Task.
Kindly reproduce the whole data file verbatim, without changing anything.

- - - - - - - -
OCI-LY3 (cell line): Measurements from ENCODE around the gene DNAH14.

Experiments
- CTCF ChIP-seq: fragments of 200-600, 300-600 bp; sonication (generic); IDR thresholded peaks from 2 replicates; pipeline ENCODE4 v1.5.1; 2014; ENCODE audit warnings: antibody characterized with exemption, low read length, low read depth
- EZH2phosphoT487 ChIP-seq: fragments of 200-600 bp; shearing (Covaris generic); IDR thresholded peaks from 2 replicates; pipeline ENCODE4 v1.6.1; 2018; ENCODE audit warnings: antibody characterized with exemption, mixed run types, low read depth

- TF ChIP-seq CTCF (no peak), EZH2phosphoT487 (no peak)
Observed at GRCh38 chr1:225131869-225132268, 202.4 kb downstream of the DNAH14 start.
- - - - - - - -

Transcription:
OCI-LY3 (cell line): Measurements from ENCODE around the gene DNAH14.

Experiments
- CTCF ChIP-seq: fragments of 200-600, 300-600 bp; sonication (generic); IDR thresholded peaks from 2 replicates; pipeline ENCODE4 v1.5.1; 2014; ENCODE audit warnings: antibody characterized with exemption, low read length, low read depth
- EZH2phosphoT487 ChIP-seq: fragments of 200-600 bp; shearing (Covaris generic); IDR thresholded peaks from 2 replicates; pipeline ENCODE4 v1.6.1; 2018; ENCODE audit warnings: antibody characterized with exemption, mixed run types, low read depth

- TF ChIP-seq CTCF (no peak), EZH2phosphoT487 (no peak)
Observed at GRCh38 chr1:225131869-225132268, 202.4 kb downstream of the DNAH14 start.